Research in the Age of COVID: Resource Guide



Billy the Bison. Image Credit: UM Today

On Sept. 21, 2022, researchers from a variety of disciplines discussed their experiences – good, difficult, surprising – in conducting research in the age of COVID. This was an opportunity to reflect, learn, grow & move forward as we figure out how to do research in the middle of a pandemic with far reaching and long lasting human rights implications.

Doing Fieldwork in a Pandemic. A Crowdsourced document initiated and edited by Deborah Lupton in 2020; revised by Deborah Lupton 5 July 2021. Available at:

Adegun, A., & Thompson, S. (2021). Higher COVID-19 rates in Manitoba’s First Nations compared to non-First Nations linked to limited infrastructure on reserves. The Journal of Rural and Community Development16(4). ISSN: 1712-8277.

Blacksmith, C., Thompson, S., Hill, S., Thapa, K. & Stormhunter, T. (2021). The Indian Act virus worsens COVID-19 outcomes for Canada’s native people. In Alex Neve (Ed), Canadian Year Book on Human Rights’ special issue on COVID-19, 2021. Ottawa: University of Ottawa Centre for Human Rights Press.

Centre for Critical Qualitative Health Research. (2021, Sept. 28). COVID-19 Resources. Retrieved from:

Hill, S. Bonnycastle, M. & Thompson, S. (2020). COVID-19 Policies Increase the Inequity in Northern Manitoba’s Indigenous Communities. In Rounce and Levasseur (Eds), COVID-19 in Manitoba: Public Policy Responses to the First Wave. Winnipeg, University of Manitoba Press.

Hill, Stewart. 2020. The Autoethnography of an Ininiw from God’s Lake, Manitoba, Canada: First Nation Water Governance Flows from Sacred Indigenous Relationships, Responsibilities and Rights to Aski. (Unpublished doctoral dissertation). University of Manitoba, Winnipeg.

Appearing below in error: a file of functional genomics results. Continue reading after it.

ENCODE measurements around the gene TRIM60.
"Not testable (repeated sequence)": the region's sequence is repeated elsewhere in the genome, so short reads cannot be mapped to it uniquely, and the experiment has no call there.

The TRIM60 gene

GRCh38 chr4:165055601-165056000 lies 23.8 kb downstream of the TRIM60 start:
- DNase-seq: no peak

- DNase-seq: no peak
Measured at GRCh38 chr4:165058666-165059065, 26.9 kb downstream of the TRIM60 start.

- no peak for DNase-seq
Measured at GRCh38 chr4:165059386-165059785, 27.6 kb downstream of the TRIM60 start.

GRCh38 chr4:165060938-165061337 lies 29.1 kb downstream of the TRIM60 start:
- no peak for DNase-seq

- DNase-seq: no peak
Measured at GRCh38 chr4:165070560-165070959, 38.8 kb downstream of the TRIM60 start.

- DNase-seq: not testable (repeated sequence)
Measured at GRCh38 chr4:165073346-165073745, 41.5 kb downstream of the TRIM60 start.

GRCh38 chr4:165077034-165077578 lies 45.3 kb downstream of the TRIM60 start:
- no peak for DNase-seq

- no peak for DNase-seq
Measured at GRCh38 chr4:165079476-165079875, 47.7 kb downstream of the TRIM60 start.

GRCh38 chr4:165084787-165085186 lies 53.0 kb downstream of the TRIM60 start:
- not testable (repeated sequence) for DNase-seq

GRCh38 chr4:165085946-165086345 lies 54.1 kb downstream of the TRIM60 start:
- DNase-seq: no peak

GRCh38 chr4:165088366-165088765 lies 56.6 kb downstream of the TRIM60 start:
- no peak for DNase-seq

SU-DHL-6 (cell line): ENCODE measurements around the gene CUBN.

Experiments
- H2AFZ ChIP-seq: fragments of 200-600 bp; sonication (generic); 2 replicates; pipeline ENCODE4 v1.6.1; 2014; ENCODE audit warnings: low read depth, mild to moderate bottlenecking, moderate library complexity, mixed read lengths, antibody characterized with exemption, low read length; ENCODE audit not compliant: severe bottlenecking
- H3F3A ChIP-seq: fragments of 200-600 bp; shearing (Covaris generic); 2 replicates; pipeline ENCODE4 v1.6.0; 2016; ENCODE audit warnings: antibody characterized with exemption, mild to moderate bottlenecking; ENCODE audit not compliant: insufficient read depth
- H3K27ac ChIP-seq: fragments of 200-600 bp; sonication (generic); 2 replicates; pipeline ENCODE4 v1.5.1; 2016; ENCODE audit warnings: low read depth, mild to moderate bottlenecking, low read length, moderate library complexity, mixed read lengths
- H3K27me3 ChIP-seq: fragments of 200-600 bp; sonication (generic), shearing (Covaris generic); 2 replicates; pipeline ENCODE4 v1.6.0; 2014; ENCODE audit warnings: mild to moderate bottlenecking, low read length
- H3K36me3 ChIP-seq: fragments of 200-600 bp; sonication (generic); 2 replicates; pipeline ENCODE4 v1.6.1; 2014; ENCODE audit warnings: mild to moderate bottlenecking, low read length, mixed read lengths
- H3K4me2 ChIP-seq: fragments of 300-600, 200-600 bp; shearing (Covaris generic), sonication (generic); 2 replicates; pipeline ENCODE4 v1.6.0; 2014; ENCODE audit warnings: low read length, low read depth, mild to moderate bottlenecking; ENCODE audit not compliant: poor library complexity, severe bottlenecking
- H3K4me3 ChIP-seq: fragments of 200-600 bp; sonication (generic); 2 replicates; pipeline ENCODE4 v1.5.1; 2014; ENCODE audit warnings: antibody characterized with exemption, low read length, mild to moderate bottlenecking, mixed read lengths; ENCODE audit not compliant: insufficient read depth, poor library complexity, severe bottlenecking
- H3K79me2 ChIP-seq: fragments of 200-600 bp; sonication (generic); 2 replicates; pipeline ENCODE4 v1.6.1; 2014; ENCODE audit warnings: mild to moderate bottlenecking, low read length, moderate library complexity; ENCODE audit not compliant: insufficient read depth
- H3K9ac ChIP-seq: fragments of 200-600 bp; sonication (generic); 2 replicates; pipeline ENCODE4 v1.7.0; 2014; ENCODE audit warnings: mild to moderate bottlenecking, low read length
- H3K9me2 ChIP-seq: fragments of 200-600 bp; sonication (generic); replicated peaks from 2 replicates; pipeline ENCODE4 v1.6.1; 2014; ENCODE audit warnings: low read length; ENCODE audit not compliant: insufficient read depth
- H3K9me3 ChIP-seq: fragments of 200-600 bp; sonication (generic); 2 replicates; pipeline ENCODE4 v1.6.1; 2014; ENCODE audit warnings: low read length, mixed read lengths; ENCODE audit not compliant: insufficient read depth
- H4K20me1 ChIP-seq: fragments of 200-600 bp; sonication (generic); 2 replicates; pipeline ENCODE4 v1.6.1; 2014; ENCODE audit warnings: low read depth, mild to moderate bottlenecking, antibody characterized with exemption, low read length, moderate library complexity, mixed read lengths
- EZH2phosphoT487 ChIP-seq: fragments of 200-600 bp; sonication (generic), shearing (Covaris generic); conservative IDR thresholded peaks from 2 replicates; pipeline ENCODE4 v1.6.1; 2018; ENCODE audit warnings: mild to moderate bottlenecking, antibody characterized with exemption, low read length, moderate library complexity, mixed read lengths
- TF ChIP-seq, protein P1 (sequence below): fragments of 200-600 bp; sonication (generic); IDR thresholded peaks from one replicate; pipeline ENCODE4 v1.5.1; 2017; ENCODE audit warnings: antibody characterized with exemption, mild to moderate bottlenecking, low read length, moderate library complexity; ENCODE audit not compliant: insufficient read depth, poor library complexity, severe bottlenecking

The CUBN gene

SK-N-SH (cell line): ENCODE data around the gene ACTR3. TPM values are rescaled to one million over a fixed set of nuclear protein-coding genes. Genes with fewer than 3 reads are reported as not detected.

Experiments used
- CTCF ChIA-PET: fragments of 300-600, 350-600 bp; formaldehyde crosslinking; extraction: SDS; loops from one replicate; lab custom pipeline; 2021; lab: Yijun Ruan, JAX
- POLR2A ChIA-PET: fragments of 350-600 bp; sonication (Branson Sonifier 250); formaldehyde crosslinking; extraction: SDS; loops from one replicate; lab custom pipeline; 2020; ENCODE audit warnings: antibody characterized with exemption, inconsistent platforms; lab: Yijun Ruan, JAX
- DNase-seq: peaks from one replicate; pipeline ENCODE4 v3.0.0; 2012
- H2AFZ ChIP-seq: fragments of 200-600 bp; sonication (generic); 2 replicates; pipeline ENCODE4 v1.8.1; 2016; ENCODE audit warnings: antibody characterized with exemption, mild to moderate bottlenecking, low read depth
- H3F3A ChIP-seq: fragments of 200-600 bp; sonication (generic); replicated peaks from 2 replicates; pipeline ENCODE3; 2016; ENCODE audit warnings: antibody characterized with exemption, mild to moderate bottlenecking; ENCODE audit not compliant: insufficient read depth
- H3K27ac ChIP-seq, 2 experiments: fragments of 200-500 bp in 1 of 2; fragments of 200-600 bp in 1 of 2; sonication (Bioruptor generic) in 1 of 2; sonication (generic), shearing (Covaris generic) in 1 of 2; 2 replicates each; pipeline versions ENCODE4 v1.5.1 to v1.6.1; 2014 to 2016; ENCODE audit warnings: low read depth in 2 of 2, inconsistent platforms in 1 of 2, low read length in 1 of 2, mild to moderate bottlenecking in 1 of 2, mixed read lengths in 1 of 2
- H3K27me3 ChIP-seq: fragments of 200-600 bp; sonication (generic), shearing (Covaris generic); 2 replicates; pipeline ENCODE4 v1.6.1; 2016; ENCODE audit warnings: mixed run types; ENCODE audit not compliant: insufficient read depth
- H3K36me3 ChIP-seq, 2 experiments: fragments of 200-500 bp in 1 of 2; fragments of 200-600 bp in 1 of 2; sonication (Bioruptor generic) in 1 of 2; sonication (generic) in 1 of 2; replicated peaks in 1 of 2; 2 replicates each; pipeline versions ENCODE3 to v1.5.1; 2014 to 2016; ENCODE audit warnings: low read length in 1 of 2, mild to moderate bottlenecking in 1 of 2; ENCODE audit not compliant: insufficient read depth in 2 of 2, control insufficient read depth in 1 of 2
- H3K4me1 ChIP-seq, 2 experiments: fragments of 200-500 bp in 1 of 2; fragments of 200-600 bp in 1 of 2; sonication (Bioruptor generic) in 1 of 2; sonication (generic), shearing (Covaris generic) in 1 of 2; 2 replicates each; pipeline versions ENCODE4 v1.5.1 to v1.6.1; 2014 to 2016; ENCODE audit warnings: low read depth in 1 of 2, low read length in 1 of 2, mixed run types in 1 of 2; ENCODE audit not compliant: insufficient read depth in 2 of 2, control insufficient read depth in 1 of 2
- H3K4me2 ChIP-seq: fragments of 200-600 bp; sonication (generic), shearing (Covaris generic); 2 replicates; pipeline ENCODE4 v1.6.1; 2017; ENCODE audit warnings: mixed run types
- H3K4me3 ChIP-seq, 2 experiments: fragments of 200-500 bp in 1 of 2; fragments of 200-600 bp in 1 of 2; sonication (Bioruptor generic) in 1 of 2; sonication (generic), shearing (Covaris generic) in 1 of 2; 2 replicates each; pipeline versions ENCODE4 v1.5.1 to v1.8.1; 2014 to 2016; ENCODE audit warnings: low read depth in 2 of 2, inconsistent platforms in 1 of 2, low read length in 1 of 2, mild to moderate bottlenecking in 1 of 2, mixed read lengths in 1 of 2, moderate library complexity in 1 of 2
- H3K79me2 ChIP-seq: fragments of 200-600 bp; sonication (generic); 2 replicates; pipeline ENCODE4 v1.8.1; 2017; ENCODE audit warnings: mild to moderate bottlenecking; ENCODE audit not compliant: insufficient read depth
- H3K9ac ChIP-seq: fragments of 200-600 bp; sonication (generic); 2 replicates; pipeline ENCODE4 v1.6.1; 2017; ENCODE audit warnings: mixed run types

Love, R.P., Hardy, B.J., Heffernan, C., Heyd, A., Cardinal-Grant, M., Sparling, L., Healy, B., Smylie, J., Long, R.. (2022). Developing Data Governance Agreements with Indigenous Communities in Canada: Toward Equitable Tuberculosis Programming, Research, and ReconciliationHealth and Human Rights Journal 24(1):21-33.

Marino, E., Rivera-Gonzalez, J., Benadusi, M., Dietrich, A., Hamza, M., Jerolleman, A., Adams, K. (2020). COVID-19 and All the Things That Kill Us: Research Ethics in the Time of PandemicPracticing Anthropology 42(4): 36–40. doi:

National Centre for Research Methods. 2020. Changing Research Practices. Retrieved from:

Polyzois, P. & Thompson, S. (2021) Practical Mitigation Strategies for Countering the Spread of Aerosolized COVID-19 Virus (SARS-CoV-2) Using Ventilation and HEPA Air Purifiers: A Literature Review. Journal of Geoscience and Environment Protection9, 166-197. doi: 10.4236/gep.2021.99010.

Roy, R., & Uekusa, S. (2020). Collaborative autoethnography: “self-reflection” as a timely alternative research approach during the global pandemicQualitative Research Journal, 20(4): 383-392.

Singh, N., Lokot, M., Undie, C., Onyango, M., Morgan, R., Harmer, A., Freedman, J., and Heidari, S. (2021). Research in forced displacement: guidance for a feminist and decolonial approachThe Lancet 397(10274): 560-562.

Surmiak, A., Bielska, B., Kalinowska, K. (2022). Social Researchers’ Approaches to Research Ethics During the COVID-19 Pandemic: An Exploratory StudyJournal of Empirical Research on Human Research Ethics, 17(1-2):213-222.

Teti, M., Schatz, E., & Liebenberg, L. (2020). Methods in the Time of COVID-19: The Vital Role of Qualitative InquiriesInternational Journal of Qualitative Methods, 19.

Thompson, S., Bonnycastle, M. & Hill, S. (2020). COVID-19, First Nations and Poor Housing: “Wash hands frequently” and “Self-isolate” akin to “let them eat cake” in First Nations with Overcrowded Homes lacking Piped Water. CCPA: Winnipeg. ISBN: 978-1-77125-505-9. Retrieved from:

Tuhiwai Smith, L. (2020). A story about the time we had a global pandemic and how it affected my life and work as a critical Indigenous scholar. In Routledge Handbook of Critical Indigenous Studies, 1 st ed. Routledge